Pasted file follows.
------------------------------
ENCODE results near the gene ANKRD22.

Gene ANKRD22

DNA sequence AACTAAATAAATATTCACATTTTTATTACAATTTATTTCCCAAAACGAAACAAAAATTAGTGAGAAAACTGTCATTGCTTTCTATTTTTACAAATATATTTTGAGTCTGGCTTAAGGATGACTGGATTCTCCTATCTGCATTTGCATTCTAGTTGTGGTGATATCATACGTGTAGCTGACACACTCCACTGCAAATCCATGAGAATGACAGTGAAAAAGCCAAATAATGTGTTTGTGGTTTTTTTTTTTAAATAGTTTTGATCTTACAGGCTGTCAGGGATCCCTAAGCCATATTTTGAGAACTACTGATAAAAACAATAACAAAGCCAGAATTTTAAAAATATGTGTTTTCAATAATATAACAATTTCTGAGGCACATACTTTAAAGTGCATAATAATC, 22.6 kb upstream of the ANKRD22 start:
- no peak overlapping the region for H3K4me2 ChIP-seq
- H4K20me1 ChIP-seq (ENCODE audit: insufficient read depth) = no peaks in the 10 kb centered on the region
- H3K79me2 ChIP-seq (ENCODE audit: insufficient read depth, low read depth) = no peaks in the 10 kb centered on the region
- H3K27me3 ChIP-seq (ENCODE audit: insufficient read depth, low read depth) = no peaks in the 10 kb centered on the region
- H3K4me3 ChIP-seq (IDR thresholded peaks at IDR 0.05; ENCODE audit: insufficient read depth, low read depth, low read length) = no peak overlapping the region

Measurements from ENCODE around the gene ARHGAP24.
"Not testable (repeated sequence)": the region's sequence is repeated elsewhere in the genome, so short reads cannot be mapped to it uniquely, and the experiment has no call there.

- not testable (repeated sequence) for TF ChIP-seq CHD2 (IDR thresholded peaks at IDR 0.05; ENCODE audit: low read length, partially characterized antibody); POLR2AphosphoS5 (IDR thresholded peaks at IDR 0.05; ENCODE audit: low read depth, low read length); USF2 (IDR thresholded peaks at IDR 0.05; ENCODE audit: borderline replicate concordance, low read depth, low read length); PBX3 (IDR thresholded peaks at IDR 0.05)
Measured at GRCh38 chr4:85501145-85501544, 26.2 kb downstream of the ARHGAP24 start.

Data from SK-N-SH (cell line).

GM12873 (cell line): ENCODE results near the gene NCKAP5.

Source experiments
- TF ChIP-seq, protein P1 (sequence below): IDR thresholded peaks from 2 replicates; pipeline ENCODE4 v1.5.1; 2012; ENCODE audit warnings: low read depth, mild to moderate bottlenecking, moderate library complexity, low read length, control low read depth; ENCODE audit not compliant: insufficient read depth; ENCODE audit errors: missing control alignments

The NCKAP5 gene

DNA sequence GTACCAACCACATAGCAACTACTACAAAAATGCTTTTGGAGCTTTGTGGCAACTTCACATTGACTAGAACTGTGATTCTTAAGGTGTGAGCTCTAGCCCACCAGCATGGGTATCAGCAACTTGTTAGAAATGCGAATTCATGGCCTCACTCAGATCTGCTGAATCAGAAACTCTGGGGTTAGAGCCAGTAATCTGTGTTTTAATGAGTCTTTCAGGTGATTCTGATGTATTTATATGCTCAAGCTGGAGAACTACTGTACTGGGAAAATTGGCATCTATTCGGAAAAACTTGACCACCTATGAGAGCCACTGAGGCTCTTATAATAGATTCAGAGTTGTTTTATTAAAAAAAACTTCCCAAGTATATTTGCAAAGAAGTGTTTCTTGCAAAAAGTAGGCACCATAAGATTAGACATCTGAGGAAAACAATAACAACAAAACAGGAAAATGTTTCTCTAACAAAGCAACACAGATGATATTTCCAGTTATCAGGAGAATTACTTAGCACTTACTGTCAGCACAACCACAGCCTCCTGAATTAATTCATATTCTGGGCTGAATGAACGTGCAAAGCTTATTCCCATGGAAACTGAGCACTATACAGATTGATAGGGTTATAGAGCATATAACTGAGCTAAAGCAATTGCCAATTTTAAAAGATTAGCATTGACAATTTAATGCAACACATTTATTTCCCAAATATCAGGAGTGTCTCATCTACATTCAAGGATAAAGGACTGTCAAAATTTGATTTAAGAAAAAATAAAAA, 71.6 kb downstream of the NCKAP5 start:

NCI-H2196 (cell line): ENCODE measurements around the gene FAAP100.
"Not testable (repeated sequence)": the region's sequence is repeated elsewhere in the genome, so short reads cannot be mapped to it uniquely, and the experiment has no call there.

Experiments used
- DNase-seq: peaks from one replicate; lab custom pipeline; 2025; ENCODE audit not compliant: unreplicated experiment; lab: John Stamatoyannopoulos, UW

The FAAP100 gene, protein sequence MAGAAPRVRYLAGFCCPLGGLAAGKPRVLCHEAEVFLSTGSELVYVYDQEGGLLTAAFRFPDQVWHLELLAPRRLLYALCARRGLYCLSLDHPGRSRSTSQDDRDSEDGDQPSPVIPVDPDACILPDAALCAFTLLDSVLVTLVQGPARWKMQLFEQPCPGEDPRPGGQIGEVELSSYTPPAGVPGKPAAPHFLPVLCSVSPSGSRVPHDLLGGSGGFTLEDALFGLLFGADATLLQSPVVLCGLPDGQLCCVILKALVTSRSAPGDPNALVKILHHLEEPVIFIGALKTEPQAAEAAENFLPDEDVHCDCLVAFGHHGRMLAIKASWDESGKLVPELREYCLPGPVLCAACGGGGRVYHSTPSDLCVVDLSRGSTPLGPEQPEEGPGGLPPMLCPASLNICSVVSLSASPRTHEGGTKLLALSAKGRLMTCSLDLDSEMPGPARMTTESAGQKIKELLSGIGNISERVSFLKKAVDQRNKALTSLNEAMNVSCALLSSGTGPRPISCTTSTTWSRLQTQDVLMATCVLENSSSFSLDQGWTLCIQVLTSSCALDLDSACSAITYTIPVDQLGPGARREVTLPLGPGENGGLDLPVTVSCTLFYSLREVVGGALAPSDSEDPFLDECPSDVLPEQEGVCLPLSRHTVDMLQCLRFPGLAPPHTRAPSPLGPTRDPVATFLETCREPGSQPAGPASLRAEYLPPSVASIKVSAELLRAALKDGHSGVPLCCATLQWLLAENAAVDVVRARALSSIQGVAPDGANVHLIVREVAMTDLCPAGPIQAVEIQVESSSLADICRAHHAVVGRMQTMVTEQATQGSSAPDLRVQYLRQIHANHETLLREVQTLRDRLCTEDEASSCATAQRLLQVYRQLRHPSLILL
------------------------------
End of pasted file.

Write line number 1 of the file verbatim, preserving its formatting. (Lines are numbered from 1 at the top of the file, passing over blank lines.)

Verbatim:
ENCODE results near the gene ANKRD22.